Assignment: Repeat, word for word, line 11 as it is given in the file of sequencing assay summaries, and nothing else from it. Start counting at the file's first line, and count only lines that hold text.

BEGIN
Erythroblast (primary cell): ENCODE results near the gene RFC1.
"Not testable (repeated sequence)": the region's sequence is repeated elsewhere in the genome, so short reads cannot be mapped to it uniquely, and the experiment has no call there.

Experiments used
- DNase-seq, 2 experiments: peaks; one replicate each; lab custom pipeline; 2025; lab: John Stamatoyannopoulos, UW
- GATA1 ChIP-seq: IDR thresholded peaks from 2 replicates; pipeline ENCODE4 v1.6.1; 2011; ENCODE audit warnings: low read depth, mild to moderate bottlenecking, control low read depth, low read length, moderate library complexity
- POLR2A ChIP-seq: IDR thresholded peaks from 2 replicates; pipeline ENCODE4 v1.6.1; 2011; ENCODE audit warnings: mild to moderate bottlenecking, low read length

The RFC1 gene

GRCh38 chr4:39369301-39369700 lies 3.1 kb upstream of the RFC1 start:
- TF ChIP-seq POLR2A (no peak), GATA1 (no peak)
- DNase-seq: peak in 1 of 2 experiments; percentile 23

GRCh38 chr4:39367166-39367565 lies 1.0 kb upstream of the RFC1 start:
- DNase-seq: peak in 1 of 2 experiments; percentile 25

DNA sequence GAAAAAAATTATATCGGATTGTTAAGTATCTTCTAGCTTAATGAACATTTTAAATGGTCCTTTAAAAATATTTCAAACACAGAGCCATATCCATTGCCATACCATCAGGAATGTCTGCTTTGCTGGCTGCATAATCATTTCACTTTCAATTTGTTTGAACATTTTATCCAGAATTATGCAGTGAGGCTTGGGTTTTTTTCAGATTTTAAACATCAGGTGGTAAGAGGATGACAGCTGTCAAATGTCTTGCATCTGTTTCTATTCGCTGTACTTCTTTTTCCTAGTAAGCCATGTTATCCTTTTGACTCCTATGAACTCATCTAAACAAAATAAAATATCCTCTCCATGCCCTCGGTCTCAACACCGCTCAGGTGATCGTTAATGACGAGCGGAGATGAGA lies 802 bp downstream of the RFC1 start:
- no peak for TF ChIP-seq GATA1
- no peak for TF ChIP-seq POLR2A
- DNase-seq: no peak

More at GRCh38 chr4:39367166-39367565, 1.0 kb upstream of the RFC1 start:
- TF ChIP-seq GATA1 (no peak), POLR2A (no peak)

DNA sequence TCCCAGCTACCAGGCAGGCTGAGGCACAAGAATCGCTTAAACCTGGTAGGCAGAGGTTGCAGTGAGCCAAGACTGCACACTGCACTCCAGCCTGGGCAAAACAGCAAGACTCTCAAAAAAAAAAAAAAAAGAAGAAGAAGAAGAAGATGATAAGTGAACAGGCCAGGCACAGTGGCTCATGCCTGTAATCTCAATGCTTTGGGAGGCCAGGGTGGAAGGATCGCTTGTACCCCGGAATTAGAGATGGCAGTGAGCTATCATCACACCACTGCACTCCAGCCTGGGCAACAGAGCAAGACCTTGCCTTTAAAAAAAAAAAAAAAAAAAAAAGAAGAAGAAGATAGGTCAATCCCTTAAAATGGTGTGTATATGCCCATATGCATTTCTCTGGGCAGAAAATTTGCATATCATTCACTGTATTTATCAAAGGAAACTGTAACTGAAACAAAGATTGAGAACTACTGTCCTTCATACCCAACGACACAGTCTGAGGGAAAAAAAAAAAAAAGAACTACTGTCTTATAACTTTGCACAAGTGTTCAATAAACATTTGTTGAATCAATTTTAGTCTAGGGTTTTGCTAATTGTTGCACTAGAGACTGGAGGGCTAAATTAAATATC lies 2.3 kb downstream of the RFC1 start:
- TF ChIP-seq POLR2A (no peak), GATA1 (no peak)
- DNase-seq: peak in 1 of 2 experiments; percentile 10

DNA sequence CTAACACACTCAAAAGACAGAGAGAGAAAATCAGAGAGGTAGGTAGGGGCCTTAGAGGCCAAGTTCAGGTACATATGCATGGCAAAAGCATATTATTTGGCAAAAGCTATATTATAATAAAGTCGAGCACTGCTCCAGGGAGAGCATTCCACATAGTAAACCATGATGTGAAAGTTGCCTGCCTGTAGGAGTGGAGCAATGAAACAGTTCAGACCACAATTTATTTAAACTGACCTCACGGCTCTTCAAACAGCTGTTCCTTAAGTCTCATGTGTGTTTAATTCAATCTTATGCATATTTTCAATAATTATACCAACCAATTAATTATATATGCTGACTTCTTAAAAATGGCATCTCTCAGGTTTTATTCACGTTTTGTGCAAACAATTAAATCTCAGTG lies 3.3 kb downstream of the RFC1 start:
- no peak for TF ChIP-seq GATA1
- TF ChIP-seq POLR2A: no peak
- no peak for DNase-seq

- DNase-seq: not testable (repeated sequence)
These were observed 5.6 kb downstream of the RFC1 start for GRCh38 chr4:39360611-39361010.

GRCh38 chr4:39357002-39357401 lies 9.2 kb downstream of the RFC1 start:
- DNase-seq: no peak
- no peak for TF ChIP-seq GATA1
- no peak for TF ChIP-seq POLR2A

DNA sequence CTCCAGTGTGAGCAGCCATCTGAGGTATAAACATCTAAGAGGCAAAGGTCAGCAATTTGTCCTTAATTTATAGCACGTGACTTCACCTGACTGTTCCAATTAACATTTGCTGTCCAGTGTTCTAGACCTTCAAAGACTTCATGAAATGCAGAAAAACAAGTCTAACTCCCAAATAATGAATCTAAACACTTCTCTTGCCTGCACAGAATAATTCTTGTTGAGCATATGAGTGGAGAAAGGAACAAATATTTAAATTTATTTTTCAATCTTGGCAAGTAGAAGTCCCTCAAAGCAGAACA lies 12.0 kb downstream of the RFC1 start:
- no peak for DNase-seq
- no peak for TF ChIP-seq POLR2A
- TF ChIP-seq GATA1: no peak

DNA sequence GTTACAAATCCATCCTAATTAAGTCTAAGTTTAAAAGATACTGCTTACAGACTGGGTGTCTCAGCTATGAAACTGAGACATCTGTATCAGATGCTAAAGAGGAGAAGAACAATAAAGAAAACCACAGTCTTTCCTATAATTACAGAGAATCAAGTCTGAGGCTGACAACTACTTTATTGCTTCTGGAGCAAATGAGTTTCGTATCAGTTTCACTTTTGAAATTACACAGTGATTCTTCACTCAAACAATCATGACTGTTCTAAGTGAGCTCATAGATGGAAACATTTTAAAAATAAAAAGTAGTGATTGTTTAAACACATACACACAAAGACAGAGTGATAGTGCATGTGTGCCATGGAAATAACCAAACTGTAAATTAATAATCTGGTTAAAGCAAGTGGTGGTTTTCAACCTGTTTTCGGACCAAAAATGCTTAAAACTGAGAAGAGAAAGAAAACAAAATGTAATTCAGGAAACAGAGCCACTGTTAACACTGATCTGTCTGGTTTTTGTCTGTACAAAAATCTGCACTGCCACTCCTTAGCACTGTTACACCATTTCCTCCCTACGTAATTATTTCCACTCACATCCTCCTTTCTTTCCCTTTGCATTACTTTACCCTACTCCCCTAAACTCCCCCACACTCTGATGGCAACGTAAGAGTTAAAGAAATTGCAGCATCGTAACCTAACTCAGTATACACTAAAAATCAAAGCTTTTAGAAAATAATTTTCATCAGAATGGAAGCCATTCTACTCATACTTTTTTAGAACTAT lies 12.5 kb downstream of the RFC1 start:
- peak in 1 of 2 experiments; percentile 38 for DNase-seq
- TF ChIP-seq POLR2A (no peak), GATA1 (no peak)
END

GRCh38 chr4:39367166-39367565 lies 1.0 kb upstream of the RFC1 start: